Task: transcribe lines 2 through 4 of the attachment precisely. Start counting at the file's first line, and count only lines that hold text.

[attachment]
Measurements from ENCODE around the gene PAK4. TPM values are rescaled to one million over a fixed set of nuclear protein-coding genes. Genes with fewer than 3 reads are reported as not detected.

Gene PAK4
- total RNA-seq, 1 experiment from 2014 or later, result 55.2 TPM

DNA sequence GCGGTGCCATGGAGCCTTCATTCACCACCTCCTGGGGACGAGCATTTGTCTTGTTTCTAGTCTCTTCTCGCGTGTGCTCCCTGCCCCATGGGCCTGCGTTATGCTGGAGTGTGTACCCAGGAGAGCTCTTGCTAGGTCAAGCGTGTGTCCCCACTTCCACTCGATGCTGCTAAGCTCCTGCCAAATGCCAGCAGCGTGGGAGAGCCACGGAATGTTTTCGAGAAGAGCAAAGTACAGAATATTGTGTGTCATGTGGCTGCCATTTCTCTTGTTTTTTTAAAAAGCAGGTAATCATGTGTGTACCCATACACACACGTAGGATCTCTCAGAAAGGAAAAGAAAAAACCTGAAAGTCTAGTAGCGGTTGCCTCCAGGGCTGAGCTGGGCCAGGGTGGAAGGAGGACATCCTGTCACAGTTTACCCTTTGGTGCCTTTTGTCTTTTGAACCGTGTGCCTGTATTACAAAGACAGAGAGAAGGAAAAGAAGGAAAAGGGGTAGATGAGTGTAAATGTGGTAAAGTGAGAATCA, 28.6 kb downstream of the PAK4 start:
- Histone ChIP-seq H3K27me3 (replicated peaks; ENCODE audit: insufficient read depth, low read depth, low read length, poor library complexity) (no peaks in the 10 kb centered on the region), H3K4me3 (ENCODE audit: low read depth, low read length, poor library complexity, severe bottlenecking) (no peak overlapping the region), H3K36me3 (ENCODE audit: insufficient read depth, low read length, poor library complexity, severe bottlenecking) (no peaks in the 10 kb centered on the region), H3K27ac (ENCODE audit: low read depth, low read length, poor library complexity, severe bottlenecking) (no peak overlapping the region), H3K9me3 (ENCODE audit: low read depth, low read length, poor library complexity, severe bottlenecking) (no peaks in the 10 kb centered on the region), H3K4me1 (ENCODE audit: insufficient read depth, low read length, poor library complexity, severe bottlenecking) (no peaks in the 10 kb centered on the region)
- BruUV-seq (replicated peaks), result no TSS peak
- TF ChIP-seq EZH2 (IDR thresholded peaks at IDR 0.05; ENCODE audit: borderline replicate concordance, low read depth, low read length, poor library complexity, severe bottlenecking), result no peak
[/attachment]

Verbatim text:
Gene PAK4
- total RNA-seq, 1 experiment from 2014 or later, result 55.2 TPM

DNA sequence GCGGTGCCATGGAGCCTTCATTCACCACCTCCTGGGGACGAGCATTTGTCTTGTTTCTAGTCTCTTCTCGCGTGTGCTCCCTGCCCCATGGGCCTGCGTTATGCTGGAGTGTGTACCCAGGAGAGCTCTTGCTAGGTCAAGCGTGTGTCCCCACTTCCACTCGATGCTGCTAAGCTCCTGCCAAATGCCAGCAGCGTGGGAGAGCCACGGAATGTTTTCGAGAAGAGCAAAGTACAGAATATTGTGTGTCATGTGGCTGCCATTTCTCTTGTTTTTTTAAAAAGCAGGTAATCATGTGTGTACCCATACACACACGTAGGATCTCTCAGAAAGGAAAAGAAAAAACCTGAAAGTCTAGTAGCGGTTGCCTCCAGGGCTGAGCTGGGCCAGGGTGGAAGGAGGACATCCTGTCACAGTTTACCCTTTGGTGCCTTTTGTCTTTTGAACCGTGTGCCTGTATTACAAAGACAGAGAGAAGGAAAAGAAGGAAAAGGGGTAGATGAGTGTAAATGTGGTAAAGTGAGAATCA, 28.6 kb downstream of the PAK4 start: